Tuesday, September 7, 2010
Stephen Hawking: God's Existence?
"One can't prove that God doesn't exist," professor Stephen Hawking told ABC News. "But science makes God unnecessary. "The laws of physics can explain the universe without the need for a creator," he added.
This week the world's most famous scientist releases his latest work, The Grand Design, co-authored with the American physicist and best-selling writer Leong Mlodinow. The book has already stirred one of our deepest debates: Did God create the universe?
According to Hawking, something can indeed be created from nothing. He believes our universe was created from nothing. Hawking writes in his latest book: "It is not necessary to invoke God to light the blue touch paper and set the universe going." (Nick Watt, "Stephen Hawking: 'Science Makes God Unnecessary,'" ABC News, Good Morning America, September 7 2010)
In an extract of The Grand Design, which is published in Eureka magazine, Hawking said: “Because there is a law such as gravity, the Universe can and will create itself from nothing. Spontaneous creation is the reason there is something rather than nothing, why the Universe exists, why we exist.” (Laura Roberts, "God Was Not Needed To Create the Universe," Telegraph.co.uk, September 2 2010)
Now, let's assume that Stephen Hawking is the greatest living scientist with the greatest scientific mind. In the centuries to come, most assuredly, his work and theory will be challenged by numerous other genius investigators. Science, by its very nature, is often theoretical and certainly subject to change. In fact, Hawkins, himself, is not claiming to have discovered the "Complete Theory of Everything," and he admits it could take centuries for practical physicists to prove or disprove his latest controversial pronouncement.
And, Stephen Hawking is selling a book. This alone makes his findings biased. To set the facts straight, Hawking had theorized previously that "belief in a creator was not incompatible with science." ("Stephen Hawking: God Did Not Create the Universe," BBC News, September 2 2010) So, maybe Mr. Hawking has altered his beliefs to create controversy and a greater market for his work. Is he using God as a marketing technique?
Maybe we would be better served by saying that new scientific discoveries may be just propositional insights about how God works. Regardless of the "Big Bang," items like the origin of matter or the origin of the space occupied by the universe seem to be missing in Hawking's theory. Don't "matter" and "space" require creation?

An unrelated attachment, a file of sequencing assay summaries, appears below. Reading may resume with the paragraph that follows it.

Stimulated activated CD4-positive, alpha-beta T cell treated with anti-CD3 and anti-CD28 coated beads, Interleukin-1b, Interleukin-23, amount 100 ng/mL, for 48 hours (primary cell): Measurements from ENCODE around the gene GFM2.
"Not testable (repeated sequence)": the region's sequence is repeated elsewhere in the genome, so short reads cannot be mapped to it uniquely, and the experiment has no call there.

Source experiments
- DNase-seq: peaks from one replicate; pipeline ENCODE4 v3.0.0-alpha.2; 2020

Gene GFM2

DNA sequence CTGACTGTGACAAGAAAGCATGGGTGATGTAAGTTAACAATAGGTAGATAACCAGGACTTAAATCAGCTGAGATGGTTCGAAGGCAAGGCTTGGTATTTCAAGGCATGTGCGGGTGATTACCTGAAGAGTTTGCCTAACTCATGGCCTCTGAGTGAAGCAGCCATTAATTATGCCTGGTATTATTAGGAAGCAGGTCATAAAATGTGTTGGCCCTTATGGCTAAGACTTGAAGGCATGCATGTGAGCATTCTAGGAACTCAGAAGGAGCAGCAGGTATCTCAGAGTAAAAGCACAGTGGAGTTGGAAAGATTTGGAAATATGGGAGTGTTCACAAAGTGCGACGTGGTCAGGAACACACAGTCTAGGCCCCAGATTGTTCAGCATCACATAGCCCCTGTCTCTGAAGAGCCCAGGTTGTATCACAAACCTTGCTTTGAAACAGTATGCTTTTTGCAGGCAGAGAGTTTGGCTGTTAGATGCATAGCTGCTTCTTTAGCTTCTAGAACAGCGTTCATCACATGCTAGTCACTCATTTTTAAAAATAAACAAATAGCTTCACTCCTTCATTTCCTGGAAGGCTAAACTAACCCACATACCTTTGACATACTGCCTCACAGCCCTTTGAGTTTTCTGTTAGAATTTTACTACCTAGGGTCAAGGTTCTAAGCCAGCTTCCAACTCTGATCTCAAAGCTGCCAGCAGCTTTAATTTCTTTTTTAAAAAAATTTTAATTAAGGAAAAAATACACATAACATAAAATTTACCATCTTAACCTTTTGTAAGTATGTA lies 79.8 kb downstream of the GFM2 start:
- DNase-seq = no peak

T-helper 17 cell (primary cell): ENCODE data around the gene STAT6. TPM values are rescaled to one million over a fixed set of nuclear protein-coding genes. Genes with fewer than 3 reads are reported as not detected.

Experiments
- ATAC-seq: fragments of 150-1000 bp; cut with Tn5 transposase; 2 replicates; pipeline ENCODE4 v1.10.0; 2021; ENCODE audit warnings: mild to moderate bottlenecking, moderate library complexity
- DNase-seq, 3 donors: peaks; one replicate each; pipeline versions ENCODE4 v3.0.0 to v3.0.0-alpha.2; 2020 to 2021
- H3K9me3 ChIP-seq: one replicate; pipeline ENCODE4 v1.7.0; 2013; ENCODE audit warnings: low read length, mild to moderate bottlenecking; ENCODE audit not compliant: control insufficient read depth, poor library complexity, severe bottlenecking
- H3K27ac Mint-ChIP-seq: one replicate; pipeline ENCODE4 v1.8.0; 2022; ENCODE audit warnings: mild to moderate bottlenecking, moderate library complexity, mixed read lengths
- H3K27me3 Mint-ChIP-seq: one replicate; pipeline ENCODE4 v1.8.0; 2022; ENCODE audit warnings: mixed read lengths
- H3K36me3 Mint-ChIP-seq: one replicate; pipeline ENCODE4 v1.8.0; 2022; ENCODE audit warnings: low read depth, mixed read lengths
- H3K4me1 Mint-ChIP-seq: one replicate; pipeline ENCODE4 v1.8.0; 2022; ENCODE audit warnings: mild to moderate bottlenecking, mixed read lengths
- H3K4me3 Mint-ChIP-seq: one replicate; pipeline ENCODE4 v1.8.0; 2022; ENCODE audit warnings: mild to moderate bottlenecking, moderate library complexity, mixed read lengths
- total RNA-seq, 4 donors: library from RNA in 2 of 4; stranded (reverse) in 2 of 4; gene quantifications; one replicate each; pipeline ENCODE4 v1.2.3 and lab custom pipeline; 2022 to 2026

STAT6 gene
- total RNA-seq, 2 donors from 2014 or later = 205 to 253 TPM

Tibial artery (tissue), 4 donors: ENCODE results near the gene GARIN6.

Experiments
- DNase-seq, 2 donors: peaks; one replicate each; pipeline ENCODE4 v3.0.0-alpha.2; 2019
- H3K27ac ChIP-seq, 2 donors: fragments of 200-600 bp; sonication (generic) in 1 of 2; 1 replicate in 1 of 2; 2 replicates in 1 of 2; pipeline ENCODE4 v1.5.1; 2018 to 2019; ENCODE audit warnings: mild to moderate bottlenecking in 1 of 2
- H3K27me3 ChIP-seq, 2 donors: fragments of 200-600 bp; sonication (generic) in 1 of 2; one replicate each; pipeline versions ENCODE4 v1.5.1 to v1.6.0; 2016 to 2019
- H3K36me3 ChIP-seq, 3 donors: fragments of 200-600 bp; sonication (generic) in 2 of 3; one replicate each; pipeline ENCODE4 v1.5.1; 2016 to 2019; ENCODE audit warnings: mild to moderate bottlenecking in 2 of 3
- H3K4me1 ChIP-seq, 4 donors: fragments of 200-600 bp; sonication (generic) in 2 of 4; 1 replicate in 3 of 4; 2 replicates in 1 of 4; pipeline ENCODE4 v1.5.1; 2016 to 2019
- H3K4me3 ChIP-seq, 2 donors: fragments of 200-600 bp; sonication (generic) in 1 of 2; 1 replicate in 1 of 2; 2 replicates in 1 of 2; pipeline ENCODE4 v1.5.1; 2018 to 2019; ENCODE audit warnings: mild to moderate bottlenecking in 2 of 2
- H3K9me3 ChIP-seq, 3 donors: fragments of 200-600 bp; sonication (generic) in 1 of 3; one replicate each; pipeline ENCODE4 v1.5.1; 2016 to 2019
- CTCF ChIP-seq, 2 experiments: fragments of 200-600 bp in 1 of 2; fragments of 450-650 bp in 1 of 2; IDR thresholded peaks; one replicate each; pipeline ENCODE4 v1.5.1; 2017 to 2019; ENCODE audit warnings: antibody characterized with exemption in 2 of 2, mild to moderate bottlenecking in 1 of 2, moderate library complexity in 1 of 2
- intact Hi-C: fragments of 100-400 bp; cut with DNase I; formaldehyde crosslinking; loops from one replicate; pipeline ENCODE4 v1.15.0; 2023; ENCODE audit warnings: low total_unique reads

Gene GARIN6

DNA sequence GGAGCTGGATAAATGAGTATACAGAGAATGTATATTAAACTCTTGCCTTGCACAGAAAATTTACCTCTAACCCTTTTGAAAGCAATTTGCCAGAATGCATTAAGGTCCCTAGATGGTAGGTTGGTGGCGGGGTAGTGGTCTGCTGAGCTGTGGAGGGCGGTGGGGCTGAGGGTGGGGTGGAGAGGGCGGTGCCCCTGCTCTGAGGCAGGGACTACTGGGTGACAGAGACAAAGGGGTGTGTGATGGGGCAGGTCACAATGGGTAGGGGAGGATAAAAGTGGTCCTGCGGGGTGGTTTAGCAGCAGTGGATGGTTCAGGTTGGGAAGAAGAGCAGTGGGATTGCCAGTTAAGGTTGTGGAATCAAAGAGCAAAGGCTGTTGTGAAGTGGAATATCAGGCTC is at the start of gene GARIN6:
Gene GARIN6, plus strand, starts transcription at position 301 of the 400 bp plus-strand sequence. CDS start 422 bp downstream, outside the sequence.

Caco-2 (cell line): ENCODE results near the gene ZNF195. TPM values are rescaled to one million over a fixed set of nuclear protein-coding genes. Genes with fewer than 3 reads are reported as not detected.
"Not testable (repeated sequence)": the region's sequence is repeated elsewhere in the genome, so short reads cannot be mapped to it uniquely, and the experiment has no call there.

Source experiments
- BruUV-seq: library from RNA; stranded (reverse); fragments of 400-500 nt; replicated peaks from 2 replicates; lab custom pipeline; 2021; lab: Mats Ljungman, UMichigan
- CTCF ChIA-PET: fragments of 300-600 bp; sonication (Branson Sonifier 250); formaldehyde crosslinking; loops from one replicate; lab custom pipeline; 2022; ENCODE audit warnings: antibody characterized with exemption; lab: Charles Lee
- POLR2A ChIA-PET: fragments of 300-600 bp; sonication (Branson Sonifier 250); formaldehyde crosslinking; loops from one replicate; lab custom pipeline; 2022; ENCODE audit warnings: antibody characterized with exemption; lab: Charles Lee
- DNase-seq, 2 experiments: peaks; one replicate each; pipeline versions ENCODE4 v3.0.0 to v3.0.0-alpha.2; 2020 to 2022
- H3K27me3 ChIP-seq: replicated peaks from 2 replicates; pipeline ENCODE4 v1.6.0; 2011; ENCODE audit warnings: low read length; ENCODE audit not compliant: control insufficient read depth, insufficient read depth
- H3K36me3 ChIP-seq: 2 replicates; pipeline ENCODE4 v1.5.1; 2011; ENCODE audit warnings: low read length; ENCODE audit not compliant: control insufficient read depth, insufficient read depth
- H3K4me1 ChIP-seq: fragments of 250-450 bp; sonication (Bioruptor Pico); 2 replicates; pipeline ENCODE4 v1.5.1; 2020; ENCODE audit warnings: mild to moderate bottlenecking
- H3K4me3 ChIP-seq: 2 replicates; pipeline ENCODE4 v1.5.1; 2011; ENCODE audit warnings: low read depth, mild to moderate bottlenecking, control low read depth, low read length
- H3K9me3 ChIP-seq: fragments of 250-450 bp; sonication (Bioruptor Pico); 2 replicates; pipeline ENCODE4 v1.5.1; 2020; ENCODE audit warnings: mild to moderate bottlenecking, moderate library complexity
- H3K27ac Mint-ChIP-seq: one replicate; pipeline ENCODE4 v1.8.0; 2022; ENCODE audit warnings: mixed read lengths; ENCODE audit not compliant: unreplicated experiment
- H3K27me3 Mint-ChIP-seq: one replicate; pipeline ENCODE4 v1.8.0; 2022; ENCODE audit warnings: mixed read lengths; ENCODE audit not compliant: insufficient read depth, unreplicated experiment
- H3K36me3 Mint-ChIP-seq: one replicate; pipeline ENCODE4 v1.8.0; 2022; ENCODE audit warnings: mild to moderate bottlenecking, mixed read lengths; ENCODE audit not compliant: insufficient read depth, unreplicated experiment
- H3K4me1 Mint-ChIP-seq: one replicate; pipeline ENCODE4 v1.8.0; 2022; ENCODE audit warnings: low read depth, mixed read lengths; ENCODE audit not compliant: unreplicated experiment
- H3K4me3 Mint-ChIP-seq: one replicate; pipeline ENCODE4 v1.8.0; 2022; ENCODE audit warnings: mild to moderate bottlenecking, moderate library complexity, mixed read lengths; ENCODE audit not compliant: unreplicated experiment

One might also wonder that if there were nothing but a vast void, where did enough gravity appear to draw sufficient materials into one place to create the big bang since gravity is related to the mass of the object or objects. Did "gravity" create itself? Clearly, the creator is not absolutely denied His work.
I hardly think that Hawking's book is reason enough to believe God was not required for the formation of the universe. Anyone could argue that a Creator with a master plan was the ultimate architect of the universe and use just as much theoretical support as does Hawking.
John Muir, the great naturalist and author (1838-1914), once stated, "There is that in the glance of a flower which may at times control the greatest of creation's braggart lords." The same words may ring true today about the greatest scientists.
Ralph Waldo Emerson spent only the one day with Muir, although he offered him a teaching position at Harvard, which Muir declined. Muir later wrote, "I never for a moment thought of giving up God's big show for a mere profship!" This is the perspective many choose to accept and to adapt to their lives on earth. Given the choice of the pursuits of scientific proof or God-given mysteries, many, like I, prefer to accept the "big show" of God's handiwork and not the "big bang" of so-called scientific certainty.